NOTES ON RURALITY OR THE THEORETICAL USEFULNESS OF THE NOT-URBAN
Swarnabh Ghosh, “Notes on Rurality or The Theoretical Usefulness of the Not-Urban,” The Avery Review 27, November 2017.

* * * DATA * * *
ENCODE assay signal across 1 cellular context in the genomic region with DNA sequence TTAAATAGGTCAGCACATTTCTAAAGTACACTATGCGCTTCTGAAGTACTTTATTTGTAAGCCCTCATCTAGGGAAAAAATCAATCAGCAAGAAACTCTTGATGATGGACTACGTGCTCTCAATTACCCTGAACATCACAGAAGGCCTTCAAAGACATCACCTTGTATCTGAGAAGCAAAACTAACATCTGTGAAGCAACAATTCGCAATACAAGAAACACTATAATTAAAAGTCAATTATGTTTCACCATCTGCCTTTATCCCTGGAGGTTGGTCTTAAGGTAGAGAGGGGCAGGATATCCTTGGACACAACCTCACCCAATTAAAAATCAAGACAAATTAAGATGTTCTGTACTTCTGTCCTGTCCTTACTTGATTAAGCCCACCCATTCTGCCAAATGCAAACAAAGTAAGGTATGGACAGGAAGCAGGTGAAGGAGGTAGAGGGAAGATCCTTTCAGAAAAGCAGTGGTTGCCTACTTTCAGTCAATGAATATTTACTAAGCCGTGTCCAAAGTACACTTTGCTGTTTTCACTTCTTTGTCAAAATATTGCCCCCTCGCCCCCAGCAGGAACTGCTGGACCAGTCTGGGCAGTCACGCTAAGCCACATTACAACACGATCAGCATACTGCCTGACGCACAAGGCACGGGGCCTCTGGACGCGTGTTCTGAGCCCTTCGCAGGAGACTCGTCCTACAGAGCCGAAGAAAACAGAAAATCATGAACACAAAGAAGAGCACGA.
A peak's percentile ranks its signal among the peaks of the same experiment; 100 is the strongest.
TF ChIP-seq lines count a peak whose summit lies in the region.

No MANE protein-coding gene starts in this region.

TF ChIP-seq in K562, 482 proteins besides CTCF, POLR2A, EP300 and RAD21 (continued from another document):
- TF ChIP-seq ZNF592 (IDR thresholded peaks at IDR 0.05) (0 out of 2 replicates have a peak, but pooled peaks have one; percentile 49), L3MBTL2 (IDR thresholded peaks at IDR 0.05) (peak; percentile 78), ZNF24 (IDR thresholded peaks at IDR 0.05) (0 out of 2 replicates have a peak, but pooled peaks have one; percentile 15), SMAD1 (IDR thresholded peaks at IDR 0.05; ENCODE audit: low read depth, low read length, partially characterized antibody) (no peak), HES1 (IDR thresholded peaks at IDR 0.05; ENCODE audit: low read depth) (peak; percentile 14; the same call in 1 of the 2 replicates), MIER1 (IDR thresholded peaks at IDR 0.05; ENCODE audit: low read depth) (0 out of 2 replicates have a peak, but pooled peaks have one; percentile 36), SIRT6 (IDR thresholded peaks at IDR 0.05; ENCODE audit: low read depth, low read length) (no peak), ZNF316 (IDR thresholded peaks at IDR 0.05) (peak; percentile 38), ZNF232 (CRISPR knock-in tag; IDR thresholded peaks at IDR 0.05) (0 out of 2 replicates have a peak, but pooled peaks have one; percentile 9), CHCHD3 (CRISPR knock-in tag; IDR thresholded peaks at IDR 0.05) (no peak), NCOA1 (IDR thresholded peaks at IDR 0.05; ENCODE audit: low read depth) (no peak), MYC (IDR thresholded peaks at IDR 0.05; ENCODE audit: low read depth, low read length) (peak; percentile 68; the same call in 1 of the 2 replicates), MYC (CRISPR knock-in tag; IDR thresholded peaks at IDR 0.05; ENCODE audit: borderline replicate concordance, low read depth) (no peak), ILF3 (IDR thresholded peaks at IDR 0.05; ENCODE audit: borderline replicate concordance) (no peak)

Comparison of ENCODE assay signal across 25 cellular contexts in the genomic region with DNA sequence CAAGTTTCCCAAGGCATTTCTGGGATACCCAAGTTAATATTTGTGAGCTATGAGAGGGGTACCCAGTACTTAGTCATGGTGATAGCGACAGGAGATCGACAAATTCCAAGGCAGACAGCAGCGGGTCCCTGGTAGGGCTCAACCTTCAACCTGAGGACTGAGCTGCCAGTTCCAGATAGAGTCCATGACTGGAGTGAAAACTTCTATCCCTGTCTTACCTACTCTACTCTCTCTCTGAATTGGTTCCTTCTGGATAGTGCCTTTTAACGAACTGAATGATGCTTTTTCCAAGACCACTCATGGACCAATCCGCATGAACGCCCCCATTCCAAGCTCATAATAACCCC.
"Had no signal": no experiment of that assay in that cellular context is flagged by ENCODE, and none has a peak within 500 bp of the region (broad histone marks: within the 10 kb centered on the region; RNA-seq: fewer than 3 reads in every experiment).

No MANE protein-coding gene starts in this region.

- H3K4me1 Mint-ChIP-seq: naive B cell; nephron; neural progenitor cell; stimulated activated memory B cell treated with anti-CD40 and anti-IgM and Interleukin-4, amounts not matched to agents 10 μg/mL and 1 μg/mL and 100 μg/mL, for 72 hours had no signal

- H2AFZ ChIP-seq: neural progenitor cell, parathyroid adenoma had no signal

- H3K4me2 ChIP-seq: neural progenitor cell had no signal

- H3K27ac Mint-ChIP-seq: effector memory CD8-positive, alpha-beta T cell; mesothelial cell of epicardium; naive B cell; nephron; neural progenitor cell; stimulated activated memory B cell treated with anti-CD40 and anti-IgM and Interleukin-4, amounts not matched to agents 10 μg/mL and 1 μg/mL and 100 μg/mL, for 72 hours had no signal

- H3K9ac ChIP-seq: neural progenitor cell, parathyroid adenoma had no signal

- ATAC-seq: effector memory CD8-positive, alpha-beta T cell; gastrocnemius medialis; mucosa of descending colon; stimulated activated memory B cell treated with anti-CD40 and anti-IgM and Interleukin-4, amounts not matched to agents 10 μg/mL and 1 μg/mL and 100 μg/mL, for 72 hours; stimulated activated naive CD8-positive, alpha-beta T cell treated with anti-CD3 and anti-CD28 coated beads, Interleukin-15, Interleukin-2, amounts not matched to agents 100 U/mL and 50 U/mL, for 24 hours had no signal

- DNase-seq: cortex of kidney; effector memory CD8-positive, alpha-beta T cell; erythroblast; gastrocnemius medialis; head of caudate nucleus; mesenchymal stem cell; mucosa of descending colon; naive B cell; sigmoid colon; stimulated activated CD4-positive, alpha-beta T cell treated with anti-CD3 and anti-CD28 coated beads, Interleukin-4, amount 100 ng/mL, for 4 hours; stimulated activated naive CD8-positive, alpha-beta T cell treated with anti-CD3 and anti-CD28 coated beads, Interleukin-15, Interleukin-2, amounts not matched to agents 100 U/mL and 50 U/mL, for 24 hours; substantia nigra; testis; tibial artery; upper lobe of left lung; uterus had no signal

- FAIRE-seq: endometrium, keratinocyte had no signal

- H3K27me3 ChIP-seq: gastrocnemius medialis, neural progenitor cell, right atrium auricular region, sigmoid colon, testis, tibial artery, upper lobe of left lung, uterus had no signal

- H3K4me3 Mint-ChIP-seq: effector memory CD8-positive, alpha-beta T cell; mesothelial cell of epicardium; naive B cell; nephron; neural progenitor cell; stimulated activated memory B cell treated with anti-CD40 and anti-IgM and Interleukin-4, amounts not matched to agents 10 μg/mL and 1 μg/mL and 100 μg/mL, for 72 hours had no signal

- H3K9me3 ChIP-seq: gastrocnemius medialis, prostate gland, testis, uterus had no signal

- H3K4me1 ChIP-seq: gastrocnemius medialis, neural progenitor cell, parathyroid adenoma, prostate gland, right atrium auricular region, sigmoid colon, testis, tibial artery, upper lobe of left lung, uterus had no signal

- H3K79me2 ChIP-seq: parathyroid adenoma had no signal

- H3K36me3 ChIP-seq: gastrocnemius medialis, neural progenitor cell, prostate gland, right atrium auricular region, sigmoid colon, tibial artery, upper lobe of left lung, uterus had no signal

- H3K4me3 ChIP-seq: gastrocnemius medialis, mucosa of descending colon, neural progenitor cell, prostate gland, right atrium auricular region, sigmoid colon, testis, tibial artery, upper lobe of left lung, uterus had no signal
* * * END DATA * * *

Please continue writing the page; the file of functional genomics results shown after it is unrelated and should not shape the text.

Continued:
The recent discourse of planetary urbanization tends to discard the categorical difference between the constitutive urban and the non-urban. While this diagnosis of ‘the ubiquitous urban’ subsuming (and making obsolete) ‘the countryside’ is a useful tool for analyzing the processes of urbanization in the context of post-Fordist accumulation, this essay proposes a momentary retreat. This is not to mount a rearguard action against this proposition but to better understand its points of origin and to complicate its formulation of the theoretical category of ‘the urban’. This essay does so through a discussion of Henri Lefebvre’s notion of ‘rurality’ and its historical relationship to ‘the urban’ and ‘urban life’. In addition to a discussion of Lefebvre’s ‘urban-rural’ dialectic, this essay seeks – through a brief discussion of the Delhi Mumbai Industrial Corridor, an ongoing project of neoliberal urbanization – to illustrate emergent forms of managerial governmentality that are inscribing new sets of relationships between territory and capital through the construction of purportedly “smart” cities in predominantly agrarian landscapes. This analysis has two purposes: (i) to delaminate or unfocus the concept of ubiquitous ‘planetary’ urbanization and arrive at a ‘thick’ multivalent understanding of the not-urban and its ongoing transformation under various modes of capitalist development, and (ii) to initiate the study of a contemporary project of territorial management that seeks to concentrate vast amounts of global capital along an infrastructural spine imposed on heretofore “undeveloped” agrarian landscapes.